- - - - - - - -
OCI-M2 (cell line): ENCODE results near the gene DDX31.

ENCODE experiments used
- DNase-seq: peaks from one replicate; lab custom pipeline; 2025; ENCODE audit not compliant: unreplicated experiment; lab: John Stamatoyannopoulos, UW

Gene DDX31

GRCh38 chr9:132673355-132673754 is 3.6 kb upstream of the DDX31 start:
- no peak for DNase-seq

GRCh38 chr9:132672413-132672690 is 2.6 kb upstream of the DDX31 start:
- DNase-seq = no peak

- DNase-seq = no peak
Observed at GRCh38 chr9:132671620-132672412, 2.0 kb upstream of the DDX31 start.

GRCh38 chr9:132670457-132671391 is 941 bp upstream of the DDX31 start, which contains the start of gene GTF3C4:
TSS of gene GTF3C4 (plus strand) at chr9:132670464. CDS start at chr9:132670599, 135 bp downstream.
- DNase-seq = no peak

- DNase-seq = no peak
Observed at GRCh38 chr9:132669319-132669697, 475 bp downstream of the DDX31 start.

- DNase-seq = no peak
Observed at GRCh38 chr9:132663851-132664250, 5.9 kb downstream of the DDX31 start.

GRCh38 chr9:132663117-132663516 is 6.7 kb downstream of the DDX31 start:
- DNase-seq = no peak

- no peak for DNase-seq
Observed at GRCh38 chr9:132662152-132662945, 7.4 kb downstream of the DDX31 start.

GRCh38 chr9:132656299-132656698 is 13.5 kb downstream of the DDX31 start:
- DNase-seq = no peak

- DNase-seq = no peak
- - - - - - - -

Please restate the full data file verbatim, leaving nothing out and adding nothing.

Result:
OCI-M2 (cell line): ENCODE results near the gene DDX31.

ENCODE experiments used
- DNase-seq: peaks from one replicate; lab custom pipeline; 2025; ENCODE audit not compliant: unreplicated experiment; lab: John Stamatoyannopoulos, UW

Gene DDX31

GRCh38 chr9:132673355-132673754 is 3.6 kb upstream of the DDX31 start:
- no peak for DNase-seq

GRCh38 chr9:132672413-132672690 is 2.6 kb upstream of the DDX31 start:
- DNase-seq = no peak

- DNase-seq = no peak
Observed at GRCh38 chr9:132671620-132672412, 2.0 kb upstream of the DDX31 start.

GRCh38 chr9:132670457-132671391 is 941 bp upstream of the DDX31 start, which contains the start of gene GTF3C4:
TSS of gene GTF3C4 (plus strand) at chr9:132670464. CDS start at chr9:132670599, 135 bp downstream.
- DNase-seq = no peak

- DNase-seq = no peak
Observed at GRCh38 chr9:132669319-132669697, 475 bp downstream of the DDX31 start.

- DNase-seq = no peak
Observed at GRCh38 chr9:132663851-132664250, 5.9 kb downstream of the DDX31 start.

GRCh38 chr9:132663117-132663516 is 6.7 kb downstream of the DDX31 start:
- DNase-seq = no peak

- no peak for DNase-seq
Observed at GRCh38 chr9:132662152-132662945, 7.4 kb downstream of the DDX31 start.

GRCh38 chr9:132656299-132656698 is 13.5 kb downstream of the DDX31 start:
- DNase-seq = no peak

- DNase-seq = no peak